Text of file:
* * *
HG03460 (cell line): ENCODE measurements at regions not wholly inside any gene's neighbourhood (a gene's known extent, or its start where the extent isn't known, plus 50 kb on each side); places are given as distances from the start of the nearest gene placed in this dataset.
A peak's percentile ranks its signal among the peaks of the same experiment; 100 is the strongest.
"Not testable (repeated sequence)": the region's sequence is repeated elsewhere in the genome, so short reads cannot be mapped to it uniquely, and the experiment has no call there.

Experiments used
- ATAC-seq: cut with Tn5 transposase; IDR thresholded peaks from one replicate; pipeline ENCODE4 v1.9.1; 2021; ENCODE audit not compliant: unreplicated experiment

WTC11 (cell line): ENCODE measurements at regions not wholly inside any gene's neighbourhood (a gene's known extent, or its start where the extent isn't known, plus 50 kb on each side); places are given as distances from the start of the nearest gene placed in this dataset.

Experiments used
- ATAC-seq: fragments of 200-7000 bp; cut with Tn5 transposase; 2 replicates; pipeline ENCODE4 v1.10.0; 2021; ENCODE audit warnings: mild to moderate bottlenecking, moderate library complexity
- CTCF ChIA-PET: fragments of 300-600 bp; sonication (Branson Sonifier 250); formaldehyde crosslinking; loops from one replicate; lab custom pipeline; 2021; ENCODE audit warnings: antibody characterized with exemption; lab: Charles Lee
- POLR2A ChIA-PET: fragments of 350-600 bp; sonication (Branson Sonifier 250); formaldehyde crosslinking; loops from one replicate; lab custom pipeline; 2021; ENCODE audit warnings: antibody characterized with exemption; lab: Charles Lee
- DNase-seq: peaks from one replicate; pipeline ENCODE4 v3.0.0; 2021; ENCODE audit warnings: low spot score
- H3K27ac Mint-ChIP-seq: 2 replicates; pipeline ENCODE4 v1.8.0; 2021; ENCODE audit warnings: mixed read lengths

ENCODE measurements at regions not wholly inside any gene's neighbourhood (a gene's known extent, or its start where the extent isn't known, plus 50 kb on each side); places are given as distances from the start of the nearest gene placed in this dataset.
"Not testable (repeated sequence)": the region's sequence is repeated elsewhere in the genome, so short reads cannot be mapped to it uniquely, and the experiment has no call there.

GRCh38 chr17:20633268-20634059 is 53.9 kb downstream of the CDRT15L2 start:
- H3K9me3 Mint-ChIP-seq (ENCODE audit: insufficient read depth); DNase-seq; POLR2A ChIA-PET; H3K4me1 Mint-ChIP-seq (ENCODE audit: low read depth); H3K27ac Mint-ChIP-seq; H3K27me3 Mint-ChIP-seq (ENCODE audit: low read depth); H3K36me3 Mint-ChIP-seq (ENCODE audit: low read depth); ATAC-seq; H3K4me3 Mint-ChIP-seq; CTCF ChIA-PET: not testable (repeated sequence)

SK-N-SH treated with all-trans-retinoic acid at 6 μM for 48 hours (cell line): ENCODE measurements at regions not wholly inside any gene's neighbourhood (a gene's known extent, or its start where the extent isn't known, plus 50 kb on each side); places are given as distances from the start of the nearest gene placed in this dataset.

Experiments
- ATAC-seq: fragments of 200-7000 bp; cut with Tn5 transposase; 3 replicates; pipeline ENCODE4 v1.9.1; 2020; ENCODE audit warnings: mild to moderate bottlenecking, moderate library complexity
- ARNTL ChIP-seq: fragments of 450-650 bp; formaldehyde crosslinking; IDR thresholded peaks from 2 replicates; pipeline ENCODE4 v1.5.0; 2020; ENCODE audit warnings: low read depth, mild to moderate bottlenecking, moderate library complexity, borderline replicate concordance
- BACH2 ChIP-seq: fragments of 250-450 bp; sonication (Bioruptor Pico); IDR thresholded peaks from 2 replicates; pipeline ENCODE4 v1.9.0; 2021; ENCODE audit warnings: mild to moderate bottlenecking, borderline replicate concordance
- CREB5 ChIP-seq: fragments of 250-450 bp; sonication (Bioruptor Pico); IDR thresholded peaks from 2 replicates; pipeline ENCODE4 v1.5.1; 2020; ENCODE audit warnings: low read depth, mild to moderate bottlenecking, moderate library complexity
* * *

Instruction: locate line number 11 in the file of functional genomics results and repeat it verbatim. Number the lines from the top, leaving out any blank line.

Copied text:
- DNase-seq: peaks from one replicate; pipeline ENCODE4 v3.0.0; 2021; ENCODE audit warnings: low spot score